For the viral cytopathic effect assay, 25 nL of each drug was spotted into 384 well plates using the Echo liquid handler and 50 µl of Vero-E6 cell suspension (3,000 cells per well) were added to obtain a final drug concentration of 5 µM. DMSO was used as a control. Following a 24 h incubation the cells were infected with 5 µL of RSV or SARS-CoV-2 virus dilution which equals a multiplicity of infection (MOI) of 0.1. Infected cells were taken out of the incubator at 72 h post infection and were analysed for viral cytopathic effects by measuring cell cytotoxicity using CellTox™ Green or cell viability using CellTiter-Glo® on the CLARIOstar Plus plate reader.

 

Instrument settings

CellTox™ Green fluorescent cell cytotoxicity assay
Optic settings Fluorescence, endpoint, bottom optic
General settings Monochromator settings Excitation 483-14
Dichroic 502.5
Emission 530-30
Gain EDR
Focal height 2.5 mm
Number of flashes per well  20
Settling time (S) 0.1
CellTiter-Glo® luminescent viability assay
Optic settings Luminescence, endpoint, top optic
General settings Filters No fi lter No filter
Gain EDR
Focal height 13.5 mm
Interval time (S) 0.25, normalised to 1
Aperture spoon 96/384

 

 

Results & Discussion

The viral cytopathic effect of SARS-CoV-2 and RSV on Vero-E6 cell cultures was assessed with a CellToxTM Green and a CellTiter-Glo® assay, respectively, 72 h post infection. Fig. 3 shows the obtained data from the CellToxTM green assay performed on Vero-E6 cells infected with SARS-CoV-2. Drugs were classified as potential hits if they reduced the viral cytopathic effect below 90% (see green box) compared to the control samples, which were treated with DMSO and set to 1.

The graph below (fig. 4) shows the results of the CellTiter-Glo® assay. In contrast to the CellToxTM Green assay, the luminescence signal represents cell viability and thus virucidal drugs are expected to lead to an increase in signal. Here, a viability of above 1.1 (=110%) in comparison to the DMSO control (set to 1) was defined as a threshold to identify potential drugs inhibiting viral cytopathic effect.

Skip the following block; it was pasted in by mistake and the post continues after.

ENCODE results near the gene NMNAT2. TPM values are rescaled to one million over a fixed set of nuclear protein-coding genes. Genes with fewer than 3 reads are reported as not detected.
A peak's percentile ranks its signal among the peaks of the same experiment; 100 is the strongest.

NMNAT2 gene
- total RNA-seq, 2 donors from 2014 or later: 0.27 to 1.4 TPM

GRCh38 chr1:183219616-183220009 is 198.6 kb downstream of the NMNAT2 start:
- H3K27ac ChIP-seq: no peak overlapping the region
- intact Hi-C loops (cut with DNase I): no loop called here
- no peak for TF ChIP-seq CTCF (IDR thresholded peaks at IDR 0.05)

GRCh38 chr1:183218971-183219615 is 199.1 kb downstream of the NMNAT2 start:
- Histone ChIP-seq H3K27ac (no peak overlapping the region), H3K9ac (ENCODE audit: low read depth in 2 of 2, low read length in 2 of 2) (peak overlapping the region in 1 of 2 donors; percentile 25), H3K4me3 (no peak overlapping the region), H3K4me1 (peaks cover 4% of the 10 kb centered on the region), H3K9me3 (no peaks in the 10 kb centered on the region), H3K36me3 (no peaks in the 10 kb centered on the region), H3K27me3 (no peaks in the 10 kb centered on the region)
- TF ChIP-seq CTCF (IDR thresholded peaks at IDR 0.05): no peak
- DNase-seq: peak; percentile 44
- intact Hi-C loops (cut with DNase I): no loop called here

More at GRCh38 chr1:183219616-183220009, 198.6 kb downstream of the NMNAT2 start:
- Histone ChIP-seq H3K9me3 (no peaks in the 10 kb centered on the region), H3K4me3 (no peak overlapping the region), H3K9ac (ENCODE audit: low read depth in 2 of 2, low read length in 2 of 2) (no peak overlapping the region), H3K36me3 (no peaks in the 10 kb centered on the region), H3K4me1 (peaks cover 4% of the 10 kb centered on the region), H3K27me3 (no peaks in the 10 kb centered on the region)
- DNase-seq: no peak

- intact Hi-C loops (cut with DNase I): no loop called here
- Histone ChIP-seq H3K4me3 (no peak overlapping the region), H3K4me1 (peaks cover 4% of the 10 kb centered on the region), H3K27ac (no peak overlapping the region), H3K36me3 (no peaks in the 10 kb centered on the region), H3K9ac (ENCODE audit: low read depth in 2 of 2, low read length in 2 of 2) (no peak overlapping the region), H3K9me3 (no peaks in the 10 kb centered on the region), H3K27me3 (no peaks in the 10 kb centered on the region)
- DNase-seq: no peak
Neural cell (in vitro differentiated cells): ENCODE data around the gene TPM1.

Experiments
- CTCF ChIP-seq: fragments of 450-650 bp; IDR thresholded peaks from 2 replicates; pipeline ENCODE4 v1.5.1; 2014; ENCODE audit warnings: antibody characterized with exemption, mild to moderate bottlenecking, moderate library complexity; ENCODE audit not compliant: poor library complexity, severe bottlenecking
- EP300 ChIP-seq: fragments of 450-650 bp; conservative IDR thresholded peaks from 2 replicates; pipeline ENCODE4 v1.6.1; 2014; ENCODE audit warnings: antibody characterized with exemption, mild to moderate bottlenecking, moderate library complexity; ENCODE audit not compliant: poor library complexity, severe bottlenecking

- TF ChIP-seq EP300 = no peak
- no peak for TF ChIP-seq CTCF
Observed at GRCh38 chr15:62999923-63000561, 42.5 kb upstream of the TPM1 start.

Conclusion

The use of cytotoxicity/viability assays to study the impact of potential virucidal drugs on viral cytopathic effects offers several advantages. First, wild type viruses can be applied since the evaluation takes place indirectly through the assessment of viral cytopathic effect, thereby eliminating the need for additional labelling or modification steps. Furthermore, running and evaluating luminescent and fluorescent assays on microplate readers like the CLARIOstar Plus, enables large libraries to be screened in high throughput and in far less time compared to traditional applications.


Microplate readers offer the ideal measurement platform for the identification of drugs, which effectively inhibit viral cytopathic effect allowing for the rapid elimination of 1000s of compounds which show no specific inhibition.


This approach has been used successfully by the University of Belfast to screen existing drugs and drug combinations.


References

1. Touret, F. et al. In vitro screening of a FDA approved chemical library reveals potential inhibitors of SARS-CoV-2 replication. Sci Rep. doi: 10.1038/s41598-020-70143-6 (2020).
2. Baer, A and Kehn-Hall, K. Viral concentration determination through plaque assays: using traditional and novel overlay systems. doi:10.3791/52065 (2014)